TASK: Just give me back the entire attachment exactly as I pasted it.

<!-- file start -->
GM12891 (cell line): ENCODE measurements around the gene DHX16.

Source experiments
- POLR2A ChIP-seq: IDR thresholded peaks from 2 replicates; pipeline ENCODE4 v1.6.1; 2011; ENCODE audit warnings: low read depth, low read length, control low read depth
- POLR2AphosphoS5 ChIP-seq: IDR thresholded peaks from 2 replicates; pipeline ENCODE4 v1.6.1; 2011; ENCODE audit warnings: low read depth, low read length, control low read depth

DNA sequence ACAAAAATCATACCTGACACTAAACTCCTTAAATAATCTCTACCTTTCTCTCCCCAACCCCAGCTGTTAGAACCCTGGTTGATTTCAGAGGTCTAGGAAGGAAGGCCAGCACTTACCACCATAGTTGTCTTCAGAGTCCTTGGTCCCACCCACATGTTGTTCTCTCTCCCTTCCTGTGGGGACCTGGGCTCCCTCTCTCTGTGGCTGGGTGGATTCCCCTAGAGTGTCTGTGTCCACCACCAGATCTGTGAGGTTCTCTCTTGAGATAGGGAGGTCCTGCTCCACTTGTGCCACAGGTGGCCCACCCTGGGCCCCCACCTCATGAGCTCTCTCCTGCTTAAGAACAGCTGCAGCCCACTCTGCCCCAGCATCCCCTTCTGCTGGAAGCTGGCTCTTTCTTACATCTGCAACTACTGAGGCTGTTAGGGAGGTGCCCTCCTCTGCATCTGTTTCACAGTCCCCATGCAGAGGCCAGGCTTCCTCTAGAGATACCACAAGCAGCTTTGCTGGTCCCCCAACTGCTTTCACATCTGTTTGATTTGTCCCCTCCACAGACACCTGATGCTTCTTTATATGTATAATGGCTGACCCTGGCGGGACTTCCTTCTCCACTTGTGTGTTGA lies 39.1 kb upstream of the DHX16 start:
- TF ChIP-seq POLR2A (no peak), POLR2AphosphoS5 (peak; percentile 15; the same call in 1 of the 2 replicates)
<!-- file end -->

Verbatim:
GM12891 (cell line): ENCODE measurements around the gene DHX16.

Source experiments
- POLR2A ChIP-seq: IDR thresholded peaks from 2 replicates; pipeline ENCODE4 v1.6.1; 2011; ENCODE audit warnings: low read depth, low read length, control low read depth
- POLR2AphosphoS5 ChIP-seq: IDR thresholded peaks from 2 replicates; pipeline ENCODE4 v1.6.1; 2011; ENCODE audit warnings: low read depth, low read length, control low read depth

DNA sequence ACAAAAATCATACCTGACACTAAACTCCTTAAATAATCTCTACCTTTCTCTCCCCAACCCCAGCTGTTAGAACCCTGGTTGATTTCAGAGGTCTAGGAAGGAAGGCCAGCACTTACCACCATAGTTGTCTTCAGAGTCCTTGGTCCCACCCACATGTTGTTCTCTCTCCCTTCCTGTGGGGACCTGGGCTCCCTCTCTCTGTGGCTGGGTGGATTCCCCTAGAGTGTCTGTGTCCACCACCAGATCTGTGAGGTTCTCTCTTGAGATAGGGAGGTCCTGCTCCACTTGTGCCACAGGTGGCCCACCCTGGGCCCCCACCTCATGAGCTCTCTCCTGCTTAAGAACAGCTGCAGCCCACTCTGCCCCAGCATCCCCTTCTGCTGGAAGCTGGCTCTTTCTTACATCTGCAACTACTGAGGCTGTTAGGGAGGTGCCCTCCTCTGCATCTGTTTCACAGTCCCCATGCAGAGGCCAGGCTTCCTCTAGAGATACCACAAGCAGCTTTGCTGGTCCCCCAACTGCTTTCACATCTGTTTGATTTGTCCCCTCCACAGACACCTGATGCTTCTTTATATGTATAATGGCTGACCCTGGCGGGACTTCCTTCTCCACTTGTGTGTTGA lies 39.1 kb upstream of the DHX16 start:
- TF ChIP-seq POLR2A (no peak), POLR2AphosphoS5 (peak; percentile 15; the same call in 1 of the 2 replicates)